The tall figure of Greg Tegart, elegant in a striped business shirt and tie.

Photo of Greg Tegart“I think I must drive my wife mad”, he laughs, “every time we go shopping, she looks at the clothes but I go around checking out all the labels. I want to know where things are made, what the production process is, what’s the story that item is telling. I’m fascinated by trade patterns and economics. I’ve always been interested in the relationship between technology and society.”

At 85 Greg Tegart remains the personification of focused curiosity. There’s no other word for it. He simply loves to understand how things work, how they were made, who benefits from them and whether there could be changes that might improve any part of the process.

“I think it’s this innate curiosity in my life that’s kept me thinking about how things are going and what things might happen. That’s always intrigued me. That’s what keep me young, I really don’t feel old. Mentally I just feel a young man.”

As he explains his remarkable career, stretching as it does across metallurgy, engineering, teaching, research and senior management positions in both government and private industry, it’s hardly surprising he’s a man who likes to know … well … everything.

It’s a fascination which started early. Greg leans back and lets his formidable memory transport him across the decades. “I’ve just always been curious. When I was young there was no such thing as television, or anything else much really! No computers, no smart phones, no nothing. So all the things we did were things we had to do ourselves. So I was very interested in making things. I used to make crystal-sets and listen to the Test cricket matches under the blankets, you know, with the earphones and that sort of thing.”

“I really do think it’s the curiosity that always been driving me. I see challenges as opportunities, a chance to do something different. Unlike my contemporaries I haven’t stayed in one field.”

Raised in the Melbourne suburb of East St. Kilda, Greg’s early life had all the usual elements of an Australian childhood, from backyard cricket to home-made billy-carts. His eyes twinkle and his smile reveals another cherished memory. “We used to race our billy-carts down the hill outside our home. In fact, the bottom of the street ended at the cemetery wall and we used to joke that if you went too hard you might end up there yourself!”

A successful student, Greg went from school to study metallurgy at the Royal Melbourne Institute of Technology, RMIT. After graduating he faced a major choice, whether to go to the UK to pursue his PhD, or whether to stay in Australia. Once again, his innate curiosity propelled him towards a challenge.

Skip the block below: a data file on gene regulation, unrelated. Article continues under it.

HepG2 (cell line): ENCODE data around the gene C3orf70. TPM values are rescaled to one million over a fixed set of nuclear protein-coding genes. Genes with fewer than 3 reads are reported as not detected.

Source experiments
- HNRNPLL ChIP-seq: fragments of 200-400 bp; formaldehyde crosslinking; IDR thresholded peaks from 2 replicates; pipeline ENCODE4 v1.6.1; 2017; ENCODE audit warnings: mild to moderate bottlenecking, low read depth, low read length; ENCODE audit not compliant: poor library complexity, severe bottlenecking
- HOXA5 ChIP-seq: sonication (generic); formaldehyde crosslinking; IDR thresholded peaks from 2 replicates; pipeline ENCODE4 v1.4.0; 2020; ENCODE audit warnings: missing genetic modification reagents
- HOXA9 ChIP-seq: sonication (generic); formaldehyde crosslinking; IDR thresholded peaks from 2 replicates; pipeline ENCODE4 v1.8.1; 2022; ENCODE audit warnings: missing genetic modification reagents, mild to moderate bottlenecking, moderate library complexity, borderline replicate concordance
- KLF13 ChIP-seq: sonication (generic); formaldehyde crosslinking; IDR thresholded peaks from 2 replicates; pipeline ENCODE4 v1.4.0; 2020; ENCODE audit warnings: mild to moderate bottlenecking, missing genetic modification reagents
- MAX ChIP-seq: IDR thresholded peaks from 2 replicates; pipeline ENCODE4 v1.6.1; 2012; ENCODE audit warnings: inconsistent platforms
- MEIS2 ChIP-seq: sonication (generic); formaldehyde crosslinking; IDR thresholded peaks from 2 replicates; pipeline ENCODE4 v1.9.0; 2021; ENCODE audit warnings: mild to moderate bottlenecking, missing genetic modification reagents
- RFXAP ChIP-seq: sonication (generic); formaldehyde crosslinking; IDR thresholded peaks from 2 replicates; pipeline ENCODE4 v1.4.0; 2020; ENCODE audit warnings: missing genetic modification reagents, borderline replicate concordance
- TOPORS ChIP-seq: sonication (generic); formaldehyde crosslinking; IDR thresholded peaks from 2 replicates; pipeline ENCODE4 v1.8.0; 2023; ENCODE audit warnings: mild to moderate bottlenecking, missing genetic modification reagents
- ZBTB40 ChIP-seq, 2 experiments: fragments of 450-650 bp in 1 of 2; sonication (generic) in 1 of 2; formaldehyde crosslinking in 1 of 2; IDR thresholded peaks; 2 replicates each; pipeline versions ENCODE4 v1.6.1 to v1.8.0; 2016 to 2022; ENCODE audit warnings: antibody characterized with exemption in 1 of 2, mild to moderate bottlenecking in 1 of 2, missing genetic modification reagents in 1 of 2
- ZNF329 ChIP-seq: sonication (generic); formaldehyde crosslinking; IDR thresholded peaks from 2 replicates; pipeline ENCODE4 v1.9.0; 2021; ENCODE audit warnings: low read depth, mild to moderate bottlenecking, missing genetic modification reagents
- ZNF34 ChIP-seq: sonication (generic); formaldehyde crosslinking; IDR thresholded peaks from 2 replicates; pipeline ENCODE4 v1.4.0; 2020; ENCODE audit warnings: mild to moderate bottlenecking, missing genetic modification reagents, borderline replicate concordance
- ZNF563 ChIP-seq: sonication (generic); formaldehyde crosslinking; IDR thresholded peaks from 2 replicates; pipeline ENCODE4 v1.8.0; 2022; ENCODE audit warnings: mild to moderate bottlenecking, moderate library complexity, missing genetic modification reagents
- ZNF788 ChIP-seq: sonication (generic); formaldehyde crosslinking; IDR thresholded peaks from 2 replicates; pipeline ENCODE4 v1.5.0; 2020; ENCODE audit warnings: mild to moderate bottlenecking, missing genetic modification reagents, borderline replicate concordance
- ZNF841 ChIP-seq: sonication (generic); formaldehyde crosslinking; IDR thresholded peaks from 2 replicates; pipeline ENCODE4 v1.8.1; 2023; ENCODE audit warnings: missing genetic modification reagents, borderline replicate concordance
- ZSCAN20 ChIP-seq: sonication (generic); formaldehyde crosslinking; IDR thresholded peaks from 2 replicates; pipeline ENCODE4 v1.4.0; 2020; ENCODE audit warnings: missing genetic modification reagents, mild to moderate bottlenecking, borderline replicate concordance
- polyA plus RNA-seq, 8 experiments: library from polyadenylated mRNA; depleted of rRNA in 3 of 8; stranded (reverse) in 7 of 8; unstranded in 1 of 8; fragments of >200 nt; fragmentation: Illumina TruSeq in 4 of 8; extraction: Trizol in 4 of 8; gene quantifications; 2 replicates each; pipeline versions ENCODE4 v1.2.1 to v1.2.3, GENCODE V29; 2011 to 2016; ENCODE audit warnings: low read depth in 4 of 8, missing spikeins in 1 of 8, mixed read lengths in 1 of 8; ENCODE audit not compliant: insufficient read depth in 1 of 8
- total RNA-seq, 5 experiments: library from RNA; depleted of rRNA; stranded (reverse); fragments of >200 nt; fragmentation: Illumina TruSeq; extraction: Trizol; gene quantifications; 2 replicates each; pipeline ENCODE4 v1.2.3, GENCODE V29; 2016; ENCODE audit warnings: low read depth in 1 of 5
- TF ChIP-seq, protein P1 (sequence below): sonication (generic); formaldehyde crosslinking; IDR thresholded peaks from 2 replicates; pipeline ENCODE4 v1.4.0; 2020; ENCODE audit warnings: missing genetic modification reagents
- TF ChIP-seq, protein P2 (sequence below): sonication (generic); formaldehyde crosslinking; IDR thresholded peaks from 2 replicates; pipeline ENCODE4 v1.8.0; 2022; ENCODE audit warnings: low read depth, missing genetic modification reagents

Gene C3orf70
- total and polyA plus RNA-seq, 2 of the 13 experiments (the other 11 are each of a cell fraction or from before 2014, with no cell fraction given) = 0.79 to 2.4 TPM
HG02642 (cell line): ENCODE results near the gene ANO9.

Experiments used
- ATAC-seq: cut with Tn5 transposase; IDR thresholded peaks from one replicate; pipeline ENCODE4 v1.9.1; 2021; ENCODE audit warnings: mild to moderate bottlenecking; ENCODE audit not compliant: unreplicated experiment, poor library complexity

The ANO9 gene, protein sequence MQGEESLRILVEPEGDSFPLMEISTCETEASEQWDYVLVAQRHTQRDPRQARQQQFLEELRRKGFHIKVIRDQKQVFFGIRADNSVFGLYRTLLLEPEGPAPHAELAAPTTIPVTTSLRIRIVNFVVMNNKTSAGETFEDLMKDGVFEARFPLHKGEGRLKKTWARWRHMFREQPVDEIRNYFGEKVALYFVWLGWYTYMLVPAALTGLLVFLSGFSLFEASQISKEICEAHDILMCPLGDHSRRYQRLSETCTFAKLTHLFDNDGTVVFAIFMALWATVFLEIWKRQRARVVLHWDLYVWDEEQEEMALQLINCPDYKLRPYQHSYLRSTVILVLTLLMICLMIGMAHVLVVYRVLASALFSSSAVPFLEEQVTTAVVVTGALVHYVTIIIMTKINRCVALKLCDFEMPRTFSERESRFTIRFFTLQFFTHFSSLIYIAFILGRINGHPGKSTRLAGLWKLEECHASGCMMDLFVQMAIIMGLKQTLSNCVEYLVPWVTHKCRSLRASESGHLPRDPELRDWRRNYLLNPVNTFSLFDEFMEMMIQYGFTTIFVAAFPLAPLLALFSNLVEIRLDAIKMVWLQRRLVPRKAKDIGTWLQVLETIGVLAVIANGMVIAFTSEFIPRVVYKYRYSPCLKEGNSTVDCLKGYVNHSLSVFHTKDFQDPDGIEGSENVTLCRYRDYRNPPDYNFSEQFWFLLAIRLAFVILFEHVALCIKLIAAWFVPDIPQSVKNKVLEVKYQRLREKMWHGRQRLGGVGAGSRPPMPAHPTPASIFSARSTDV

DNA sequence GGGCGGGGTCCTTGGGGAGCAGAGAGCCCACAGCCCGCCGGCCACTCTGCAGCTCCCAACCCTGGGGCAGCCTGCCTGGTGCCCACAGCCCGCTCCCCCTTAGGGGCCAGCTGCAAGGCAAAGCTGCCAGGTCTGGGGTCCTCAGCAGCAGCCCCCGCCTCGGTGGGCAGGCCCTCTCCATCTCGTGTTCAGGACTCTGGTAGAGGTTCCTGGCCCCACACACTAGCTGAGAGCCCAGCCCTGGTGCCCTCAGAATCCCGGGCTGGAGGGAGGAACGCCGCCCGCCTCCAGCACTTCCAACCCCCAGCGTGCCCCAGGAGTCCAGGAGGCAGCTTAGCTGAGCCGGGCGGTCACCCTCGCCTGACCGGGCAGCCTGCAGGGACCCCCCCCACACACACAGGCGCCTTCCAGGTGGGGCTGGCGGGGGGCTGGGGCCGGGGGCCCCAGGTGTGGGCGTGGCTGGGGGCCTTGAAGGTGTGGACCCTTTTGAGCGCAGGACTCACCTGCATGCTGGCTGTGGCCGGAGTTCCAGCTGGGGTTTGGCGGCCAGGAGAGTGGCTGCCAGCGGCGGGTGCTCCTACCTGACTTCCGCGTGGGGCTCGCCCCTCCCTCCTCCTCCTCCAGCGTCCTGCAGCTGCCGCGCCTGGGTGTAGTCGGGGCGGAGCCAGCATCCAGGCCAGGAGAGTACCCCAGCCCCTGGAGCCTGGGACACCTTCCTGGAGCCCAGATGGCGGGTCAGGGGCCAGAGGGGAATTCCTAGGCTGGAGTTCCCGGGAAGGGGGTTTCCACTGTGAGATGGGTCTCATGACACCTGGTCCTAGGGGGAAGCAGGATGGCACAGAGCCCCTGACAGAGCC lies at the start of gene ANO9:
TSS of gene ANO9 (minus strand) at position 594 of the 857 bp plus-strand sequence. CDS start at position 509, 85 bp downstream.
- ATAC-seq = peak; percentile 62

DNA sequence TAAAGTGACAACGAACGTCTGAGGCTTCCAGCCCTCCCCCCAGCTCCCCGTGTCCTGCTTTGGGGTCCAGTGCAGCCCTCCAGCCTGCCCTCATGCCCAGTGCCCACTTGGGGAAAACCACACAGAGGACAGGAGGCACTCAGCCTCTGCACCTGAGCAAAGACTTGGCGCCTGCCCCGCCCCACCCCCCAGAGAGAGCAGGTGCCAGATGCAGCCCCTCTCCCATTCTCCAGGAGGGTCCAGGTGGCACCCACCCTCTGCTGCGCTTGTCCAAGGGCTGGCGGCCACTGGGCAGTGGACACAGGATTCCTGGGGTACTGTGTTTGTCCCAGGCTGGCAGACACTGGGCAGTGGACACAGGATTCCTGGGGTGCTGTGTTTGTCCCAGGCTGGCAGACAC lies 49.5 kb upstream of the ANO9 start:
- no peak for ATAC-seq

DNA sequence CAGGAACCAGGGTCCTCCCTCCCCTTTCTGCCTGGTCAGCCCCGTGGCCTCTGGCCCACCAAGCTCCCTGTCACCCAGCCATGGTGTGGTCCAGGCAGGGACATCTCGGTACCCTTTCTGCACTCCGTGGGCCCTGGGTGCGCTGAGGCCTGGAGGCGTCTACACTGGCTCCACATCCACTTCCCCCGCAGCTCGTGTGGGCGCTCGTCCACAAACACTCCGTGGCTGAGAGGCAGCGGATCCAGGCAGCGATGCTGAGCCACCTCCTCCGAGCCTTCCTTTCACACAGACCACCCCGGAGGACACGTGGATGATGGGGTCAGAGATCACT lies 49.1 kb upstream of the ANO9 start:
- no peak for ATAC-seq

“I really do think it’s the curiosity that always been driving me. I see challenges as opportunities, a chance to do something different. Unlike my contemporaries I haven’t stayed in one field.”

Greg decided to head to Sheffield University in the mid-1950s to undertake his doctorate in metal properties. His work eventually leading him to a professorship and a distinguished academic career.

But, as ever, Greg Tegart wasn’t content to sit on his laurels. He was looking for new opportunities, new challenges, new adventures.

“I didn’t ever see myself as a complete academic. In England I’d been a professor of materials but when I returned to Australia I didn’t come back to be an academic. I came back to work for BHP and to run the new research labs they were building in Melbourne. I headed up a team doing product research and looking at a whole range of new issues in energy.”

After a decade of success at BHP, Greg shifted again. This time it was to the highest ranks of government.

“Out of the blue I got a call from Canberra, from the Minister for Science and Technology, asking me to be part of the new management team at the CSIRO. So, once again I made the change and that exposed me to a much wider range of activities. Later I was appointed as the Secretary of the Department of Science and so I had an even broader area of responsibility.

“One of the areas under my jurisdiction was the Bureau of Meteorology and through that I ended up as the Australian delegate to the inaugural Inter-Governmental Panel on Climate Change, and helped establish the IPCC in Geneva.”

It’s a career few people could imagine, let alone achieve. And at the heart of his success lies his abiding interest in harnessing technology to improve people’s lives. That’s what brought him to his latest endeavours, working to improve the connection between people’s needs and the potential of technology.

“My diverse experience has, I guess, lead me new areas where technology can be put to good use. That’s why I’m so interested in assistive technologies for the aged and the disabled. I see the links between areas like bio-technology and nano-technology with information technologies and cognitive sciences. I think there are many benefits that can be realized if we think laterally and embrace these important developments”.

By the end of our discussion I understand why Greg Tegart doesn’t seem old. He’s simply too busy!

His instant laughter suggests agreement with the proposition. “I’ve always imagined that I’m still young at heart and so far I’ve had the cognitive functions to keep me going. One of these days it might catch up with me!”

Now that’s something that’s hard to imagine.